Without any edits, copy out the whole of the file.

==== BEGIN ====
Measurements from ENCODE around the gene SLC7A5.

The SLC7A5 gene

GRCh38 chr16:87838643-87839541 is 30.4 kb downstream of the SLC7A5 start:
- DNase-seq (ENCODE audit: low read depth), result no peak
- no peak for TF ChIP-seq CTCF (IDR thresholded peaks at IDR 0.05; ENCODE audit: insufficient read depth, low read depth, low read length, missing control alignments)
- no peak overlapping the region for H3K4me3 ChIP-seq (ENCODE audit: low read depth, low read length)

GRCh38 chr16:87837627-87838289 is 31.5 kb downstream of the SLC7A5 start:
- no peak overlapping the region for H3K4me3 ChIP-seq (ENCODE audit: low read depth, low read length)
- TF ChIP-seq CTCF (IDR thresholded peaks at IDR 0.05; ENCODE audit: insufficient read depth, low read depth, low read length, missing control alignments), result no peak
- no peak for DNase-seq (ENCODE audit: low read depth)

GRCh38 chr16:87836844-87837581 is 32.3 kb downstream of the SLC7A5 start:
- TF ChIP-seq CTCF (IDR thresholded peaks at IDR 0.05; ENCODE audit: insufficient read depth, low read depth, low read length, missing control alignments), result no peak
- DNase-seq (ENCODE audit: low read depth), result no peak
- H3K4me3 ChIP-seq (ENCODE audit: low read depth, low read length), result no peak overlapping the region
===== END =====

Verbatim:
Measurements from ENCODE around the gene SLC7A5.

The SLC7A5 gene

GRCh38 chr16:87838643-87839541 is 30.4 kb downstream of the SLC7A5 start:
- DNase-seq (ENCODE audit: low read depth), result no peak
- no peak for TF ChIP-seq CTCF (IDR thresholded peaks at IDR 0.05; ENCODE audit: insufficient read depth, low read depth, low read length, missing control alignments)
- no peak overlapping the region for H3K4me3 ChIP-seq (ENCODE audit: low read depth, low read length)

GRCh38 chr16:87837627-87838289 is 31.5 kb downstream of the SLC7A5 start:
- no peak overlapping the region for H3K4me3 ChIP-seq (ENCODE audit: low read depth, low read length)
- TF ChIP-seq CTCF (IDR thresholded peaks at IDR 0.05; ENCODE audit: insufficient read depth, low read depth, low read length, missing control alignments), result no peak
- no peak for DNase-seq (ENCODE audit: low read depth)

GRCh38 chr16:87836844-87837581 is 32.3 kb downstream of the SLC7A5 start:
- TF ChIP-seq CTCF (IDR thresholded peaks at IDR 0.05; ENCODE audit: insufficient read depth, low read depth, low read length, missing control alignments), result no peak
- DNase-seq (ENCODE audit: low read depth), result no peak
- H3K4me3 ChIP-seq (ENCODE audit: low read depth, low read length), result no peak overlapping the region